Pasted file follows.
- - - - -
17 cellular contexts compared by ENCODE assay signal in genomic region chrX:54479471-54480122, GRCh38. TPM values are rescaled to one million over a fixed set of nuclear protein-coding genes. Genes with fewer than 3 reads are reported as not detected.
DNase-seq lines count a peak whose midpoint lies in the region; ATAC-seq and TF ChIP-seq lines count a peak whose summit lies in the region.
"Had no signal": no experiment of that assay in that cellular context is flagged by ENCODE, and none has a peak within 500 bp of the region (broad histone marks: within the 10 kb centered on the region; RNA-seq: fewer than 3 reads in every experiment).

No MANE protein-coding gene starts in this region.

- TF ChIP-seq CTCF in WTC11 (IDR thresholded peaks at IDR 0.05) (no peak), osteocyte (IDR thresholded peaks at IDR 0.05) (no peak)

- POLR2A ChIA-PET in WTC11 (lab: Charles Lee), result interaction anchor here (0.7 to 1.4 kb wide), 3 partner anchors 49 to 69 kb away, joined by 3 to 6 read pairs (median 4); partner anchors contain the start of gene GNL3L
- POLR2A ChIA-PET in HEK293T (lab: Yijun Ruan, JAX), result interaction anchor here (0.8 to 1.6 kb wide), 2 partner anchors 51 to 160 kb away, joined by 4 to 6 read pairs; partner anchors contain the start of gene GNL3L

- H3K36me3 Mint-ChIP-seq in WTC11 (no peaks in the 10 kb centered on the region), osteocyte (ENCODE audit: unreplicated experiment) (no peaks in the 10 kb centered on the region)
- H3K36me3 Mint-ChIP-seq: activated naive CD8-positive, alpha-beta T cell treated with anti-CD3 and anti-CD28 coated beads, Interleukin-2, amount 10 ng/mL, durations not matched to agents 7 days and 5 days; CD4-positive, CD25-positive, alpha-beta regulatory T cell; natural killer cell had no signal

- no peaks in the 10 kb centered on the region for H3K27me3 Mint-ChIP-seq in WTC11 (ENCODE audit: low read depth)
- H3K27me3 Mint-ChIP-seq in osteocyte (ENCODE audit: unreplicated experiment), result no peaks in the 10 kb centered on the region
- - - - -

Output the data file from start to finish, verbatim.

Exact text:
17 cellular contexts compared by ENCODE assay signal in genomic region chrX:54479471-54480122, GRCh38. TPM values are rescaled to one million over a fixed set of nuclear protein-coding genes. Genes with fewer than 3 reads are reported as not detected.
DNase-seq lines count a peak whose midpoint lies in the region; ATAC-seq and TF ChIP-seq lines count a peak whose summit lies in the region.
"Had no signal": no experiment of that assay in that cellular context is flagged by ENCODE, and none has a peak within 500 bp of the region (broad histone marks: within the 10 kb centered on the region; RNA-seq: fewer than 3 reads in every experiment).

No MANE protein-coding gene starts in this region.

- TF ChIP-seq CTCF in WTC11 (IDR thresholded peaks at IDR 0.05) (no peak), osteocyte (IDR thresholded peaks at IDR 0.05) (no peak)

- POLR2A ChIA-PET in WTC11 (lab: Charles Lee), result interaction anchor here (0.7 to 1.4 kb wide), 3 partner anchors 49 to 69 kb away, joined by 3 to 6 read pairs (median 4); partner anchors contain the start of gene GNL3L
- POLR2A ChIA-PET in HEK293T (lab: Yijun Ruan, JAX), result interaction anchor here (0.8 to 1.6 kb wide), 2 partner anchors 51 to 160 kb away, joined by 4 to 6 read pairs; partner anchors contain the start of gene GNL3L

- H3K36me3 Mint-ChIP-seq in WTC11 (no peaks in the 10 kb centered on the region), osteocyte (ENCODE audit: unreplicated experiment) (no peaks in the 10 kb centered on the region)
- H3K36me3 Mint-ChIP-seq: activated naive CD8-positive, alpha-beta T cell treated with anti-CD3 and anti-CD28 coated beads, Interleukin-2, amount 10 ng/mL, durations not matched to agents 7 days and 5 days; CD4-positive, CD25-positive, alpha-beta regulatory T cell; natural killer cell had no signal

- no peaks in the 10 kb centered on the region for H3K27me3 Mint-ChIP-seq in WTC11 (ENCODE audit: low read depth)
- H3K27me3 Mint-ChIP-seq in osteocyte (ENCODE audit: unreplicated experiment), result no peaks in the 10 kb centered on the region